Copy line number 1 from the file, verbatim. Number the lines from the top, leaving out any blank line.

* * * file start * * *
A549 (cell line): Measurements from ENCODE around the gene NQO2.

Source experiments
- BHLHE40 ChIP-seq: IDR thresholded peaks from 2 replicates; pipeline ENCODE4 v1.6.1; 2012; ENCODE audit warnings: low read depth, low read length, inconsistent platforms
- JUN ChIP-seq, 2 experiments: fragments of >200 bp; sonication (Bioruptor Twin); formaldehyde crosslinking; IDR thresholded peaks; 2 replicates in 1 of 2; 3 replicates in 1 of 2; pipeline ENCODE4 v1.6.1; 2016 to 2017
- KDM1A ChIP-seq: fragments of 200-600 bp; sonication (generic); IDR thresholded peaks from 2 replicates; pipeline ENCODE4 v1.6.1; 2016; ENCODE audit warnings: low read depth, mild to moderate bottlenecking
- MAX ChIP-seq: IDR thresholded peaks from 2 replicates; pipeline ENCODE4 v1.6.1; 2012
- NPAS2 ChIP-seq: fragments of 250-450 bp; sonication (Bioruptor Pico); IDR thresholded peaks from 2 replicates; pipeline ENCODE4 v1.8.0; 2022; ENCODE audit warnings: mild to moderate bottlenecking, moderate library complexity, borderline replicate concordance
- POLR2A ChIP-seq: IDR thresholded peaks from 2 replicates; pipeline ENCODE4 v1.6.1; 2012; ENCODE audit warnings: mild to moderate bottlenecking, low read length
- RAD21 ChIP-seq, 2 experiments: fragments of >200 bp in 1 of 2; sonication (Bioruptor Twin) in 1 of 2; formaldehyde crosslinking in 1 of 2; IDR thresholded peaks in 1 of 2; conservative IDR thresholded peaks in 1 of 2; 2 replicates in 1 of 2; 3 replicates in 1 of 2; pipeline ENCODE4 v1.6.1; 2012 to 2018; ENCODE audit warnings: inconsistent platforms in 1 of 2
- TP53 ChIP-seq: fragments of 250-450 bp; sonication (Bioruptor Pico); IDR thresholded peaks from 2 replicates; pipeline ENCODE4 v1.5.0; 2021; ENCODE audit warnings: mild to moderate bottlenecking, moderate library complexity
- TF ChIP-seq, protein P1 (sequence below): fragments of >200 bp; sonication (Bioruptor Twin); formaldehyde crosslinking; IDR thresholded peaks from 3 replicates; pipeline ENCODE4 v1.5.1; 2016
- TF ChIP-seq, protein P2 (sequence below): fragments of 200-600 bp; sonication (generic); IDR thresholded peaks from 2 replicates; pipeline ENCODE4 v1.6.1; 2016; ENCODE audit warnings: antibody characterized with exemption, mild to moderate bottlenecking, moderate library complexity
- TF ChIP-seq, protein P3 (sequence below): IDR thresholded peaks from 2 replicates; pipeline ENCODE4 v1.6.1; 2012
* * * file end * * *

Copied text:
A549 (cell line): Measurements from ENCODE around the gene NQO2.